NCH Healthcare System has two hospitals in Naples. Both campuses are accredited by the Joint Commission and are award-winning year after year. The cardiac care program has been ranked among the top 5% cardiac programs in the nation. For military veterans, the nearest VA medical center is in Miami, 94 mile south east, but Naples has a VA outpatient clinic.
Friendship Centers is an established non-profit network of centers that serves the needs of people age 50 or better in southwestern Florida. Services include health clinics, fitness classes, lifelong learning classes, congregate meals and much more. In Naples, the Friendship Health Clinic provides health care to low income individuals. Collier County operates the Senior Citizens Nutrition and Activity Program, and at Naples' two centers, it offers congregate meals, nutrition education classes and a variety of trips and events.
Summer high temperatures usually top out in the mid-90s. Winter temperature highs are in the 60s and 70s with lows in the 50s. Average rainfall is 50 inches per year with the usual summertime afternoon showers.
It is worth noting that tourist traffic is heavy from November through April. The city has a somewhat snobby reputation, and hurricanes are always a possibility. In fact, Hurricane Irma caused damage in the fall of 2017. Naples Pier was particularly hard hit and was closed for the winter.
Recommended as a Retirement Spot? Yes | Is Florida Tax-Friendly at Retirement? Yes
Tourist crowds and the hurricane threat are downsides, but Naples' fun downtown, beautiful beaches, good hospitals, low crime rate, excellent restaurants and top-notch shopping venues make it a place to consider for retirement.
Sticking out into Hurricane Alley, Florida was a land no nation seemed to want. Ruled successively by Spain, France, England, and the Confederate States of America, the state had a backwater reputation. Other than St. Augustine and Pensacola, there were few cities. The area was rural and populated by frontier farmers.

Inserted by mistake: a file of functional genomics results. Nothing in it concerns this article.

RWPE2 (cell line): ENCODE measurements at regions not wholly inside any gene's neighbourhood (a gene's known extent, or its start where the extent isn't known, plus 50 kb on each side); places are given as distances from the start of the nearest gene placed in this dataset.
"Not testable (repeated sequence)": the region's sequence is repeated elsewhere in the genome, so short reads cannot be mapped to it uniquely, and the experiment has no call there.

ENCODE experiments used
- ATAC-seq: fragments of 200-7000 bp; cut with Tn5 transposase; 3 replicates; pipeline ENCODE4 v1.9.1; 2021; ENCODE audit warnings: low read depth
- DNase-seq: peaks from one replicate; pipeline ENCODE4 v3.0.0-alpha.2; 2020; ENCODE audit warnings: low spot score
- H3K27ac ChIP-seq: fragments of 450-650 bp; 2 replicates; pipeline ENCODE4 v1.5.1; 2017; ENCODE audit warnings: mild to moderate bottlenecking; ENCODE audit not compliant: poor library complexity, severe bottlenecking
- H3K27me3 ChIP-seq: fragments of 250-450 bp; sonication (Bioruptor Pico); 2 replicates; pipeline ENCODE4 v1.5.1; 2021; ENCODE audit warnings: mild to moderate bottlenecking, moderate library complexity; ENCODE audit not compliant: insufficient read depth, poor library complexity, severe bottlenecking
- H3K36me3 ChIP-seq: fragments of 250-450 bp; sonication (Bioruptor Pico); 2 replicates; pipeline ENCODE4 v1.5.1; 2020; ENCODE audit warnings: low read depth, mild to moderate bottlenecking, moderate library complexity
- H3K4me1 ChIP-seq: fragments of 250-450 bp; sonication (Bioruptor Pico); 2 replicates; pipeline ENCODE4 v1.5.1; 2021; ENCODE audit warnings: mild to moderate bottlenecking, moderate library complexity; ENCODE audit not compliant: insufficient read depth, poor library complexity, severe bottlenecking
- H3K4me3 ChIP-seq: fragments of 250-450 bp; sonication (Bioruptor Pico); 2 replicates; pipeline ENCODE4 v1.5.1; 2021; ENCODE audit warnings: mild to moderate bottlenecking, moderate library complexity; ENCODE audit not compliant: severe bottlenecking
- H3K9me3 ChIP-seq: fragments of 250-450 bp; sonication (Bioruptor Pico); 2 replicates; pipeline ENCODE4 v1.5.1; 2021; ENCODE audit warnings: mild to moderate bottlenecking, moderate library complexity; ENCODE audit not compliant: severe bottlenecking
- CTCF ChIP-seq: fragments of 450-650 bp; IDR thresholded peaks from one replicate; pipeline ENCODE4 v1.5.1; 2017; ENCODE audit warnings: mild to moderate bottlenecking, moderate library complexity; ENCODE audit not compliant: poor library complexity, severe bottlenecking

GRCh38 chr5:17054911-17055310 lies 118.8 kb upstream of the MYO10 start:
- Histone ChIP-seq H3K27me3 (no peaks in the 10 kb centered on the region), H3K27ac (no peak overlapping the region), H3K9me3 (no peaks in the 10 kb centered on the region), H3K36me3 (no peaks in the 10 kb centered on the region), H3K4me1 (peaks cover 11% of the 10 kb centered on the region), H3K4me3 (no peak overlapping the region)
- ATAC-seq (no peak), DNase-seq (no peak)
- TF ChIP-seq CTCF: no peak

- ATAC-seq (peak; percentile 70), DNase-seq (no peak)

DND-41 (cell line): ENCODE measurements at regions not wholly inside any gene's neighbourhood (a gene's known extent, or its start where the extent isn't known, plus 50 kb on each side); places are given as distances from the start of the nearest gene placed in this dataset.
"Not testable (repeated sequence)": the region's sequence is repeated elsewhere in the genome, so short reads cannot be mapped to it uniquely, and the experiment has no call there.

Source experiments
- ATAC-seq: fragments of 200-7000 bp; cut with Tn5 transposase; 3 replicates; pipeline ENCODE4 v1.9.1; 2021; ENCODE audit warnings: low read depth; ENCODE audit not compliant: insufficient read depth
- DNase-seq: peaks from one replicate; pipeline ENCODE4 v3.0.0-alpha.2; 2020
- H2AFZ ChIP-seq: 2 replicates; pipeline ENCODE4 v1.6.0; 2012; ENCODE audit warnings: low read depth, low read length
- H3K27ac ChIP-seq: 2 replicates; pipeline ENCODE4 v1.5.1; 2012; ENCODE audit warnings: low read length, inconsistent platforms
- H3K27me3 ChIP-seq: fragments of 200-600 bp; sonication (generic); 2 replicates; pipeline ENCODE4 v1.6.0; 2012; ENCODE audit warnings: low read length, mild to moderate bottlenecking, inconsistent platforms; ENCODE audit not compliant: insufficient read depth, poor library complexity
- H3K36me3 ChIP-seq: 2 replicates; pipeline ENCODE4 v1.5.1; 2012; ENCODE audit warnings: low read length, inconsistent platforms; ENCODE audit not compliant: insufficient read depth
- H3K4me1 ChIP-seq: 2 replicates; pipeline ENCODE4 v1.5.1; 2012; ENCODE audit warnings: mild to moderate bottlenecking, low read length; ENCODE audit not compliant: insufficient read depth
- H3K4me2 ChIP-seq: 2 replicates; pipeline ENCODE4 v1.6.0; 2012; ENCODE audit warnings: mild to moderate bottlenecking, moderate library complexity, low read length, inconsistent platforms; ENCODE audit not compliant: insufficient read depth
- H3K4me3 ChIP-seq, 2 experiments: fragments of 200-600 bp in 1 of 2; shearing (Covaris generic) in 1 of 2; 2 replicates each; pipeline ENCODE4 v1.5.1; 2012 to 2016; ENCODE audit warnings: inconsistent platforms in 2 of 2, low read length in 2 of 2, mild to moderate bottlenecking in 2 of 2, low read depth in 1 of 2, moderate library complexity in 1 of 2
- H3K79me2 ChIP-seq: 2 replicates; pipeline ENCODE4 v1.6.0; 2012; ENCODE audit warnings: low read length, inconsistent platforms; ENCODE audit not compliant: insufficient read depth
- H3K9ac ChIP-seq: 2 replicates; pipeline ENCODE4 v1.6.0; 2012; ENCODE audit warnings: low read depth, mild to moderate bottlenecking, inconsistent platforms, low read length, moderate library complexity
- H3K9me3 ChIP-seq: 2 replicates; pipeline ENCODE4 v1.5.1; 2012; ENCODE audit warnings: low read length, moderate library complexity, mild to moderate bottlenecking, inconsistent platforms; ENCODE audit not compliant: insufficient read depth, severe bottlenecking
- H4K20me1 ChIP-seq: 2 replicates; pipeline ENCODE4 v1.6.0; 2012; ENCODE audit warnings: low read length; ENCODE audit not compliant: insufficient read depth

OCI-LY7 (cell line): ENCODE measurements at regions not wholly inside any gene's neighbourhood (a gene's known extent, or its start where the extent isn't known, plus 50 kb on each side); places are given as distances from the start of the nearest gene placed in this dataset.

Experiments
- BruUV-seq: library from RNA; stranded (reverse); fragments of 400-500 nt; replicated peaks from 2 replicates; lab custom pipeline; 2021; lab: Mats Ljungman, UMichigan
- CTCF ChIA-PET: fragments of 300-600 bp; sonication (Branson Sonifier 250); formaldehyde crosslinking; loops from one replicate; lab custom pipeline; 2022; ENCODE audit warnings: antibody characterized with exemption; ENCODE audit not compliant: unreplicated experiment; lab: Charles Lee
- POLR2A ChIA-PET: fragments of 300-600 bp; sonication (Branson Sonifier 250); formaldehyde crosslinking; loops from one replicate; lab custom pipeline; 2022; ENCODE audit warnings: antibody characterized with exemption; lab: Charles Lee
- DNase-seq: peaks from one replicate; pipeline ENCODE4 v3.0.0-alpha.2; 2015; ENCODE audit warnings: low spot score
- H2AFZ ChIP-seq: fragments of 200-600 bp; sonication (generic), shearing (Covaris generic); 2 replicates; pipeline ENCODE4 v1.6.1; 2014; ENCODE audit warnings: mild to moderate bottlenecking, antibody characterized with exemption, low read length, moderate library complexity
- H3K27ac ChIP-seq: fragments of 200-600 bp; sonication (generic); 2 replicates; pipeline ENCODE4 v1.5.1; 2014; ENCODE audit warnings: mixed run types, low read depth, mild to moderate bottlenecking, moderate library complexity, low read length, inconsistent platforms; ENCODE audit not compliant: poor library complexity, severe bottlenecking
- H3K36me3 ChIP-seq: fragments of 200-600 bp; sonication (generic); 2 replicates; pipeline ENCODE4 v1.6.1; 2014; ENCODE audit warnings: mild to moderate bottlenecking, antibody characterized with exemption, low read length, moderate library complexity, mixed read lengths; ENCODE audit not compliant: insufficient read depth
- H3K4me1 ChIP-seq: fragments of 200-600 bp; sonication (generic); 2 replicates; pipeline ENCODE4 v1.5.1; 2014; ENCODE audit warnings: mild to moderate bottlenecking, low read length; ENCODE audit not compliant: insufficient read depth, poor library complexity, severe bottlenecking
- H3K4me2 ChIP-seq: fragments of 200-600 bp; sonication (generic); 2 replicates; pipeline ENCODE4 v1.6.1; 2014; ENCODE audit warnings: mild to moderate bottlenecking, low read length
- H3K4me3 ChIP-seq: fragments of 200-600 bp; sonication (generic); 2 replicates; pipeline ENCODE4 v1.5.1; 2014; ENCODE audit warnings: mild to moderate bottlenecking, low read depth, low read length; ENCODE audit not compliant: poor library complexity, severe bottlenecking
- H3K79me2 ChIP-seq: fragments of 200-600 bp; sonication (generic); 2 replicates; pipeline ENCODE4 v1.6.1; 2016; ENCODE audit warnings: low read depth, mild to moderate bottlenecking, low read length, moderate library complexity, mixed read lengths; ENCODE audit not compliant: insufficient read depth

In the late-1800s, changes came when railroads began chugging down both coasts. Industrialist Henry Flagler's Florida Easy Coast Railway even made it all the way to Key West. The Great Florida Land Boom, the build-up to World War II, and the space industry also helped turn Florida into one of the nation's most populous states. In 1900, there were about 500,000 residents. Today, there are more than 20 million, almost 351 people per square mile.
Why do people keep coming? Tourism marketing is one reason. Annually, millions visit Orlando's theme parks and the state's 663 miles of white sand beaches. Taxes generated by the billion dollar vacation industry allow Florida to prosper without a personal income tax. Budget-sensitive retirees have flocked to its cities and shorelines.
If you can ignore the hurricanes, the state's climate is relatively mild. Only five other states are sunnier. Florida's system of state universities and community colleges is sizable, and its big cities are meccas for culture and the arts. Sarasota is a good example. Its Ringling Museum Complex contains internationally known art museum, a circus museum, an historic theater, and a 66-acre garden. Museums near Orlando range from a Zora Neale Hurston gallery to a Madame Tussauds.
Population - 20,612,439
Persons 65 years old and over - 20%
High school graduates, persons age 25+ - 87%
Bachelor's degree or higher, persons age 25+ - 27%
Persons of Hispanic or Latino origin - 24%
White persons, not Hispanic - 58%
Median household income - $47,525
Median home value - $159,900
Social Security taxed? No
Source: U.S. Census Bureau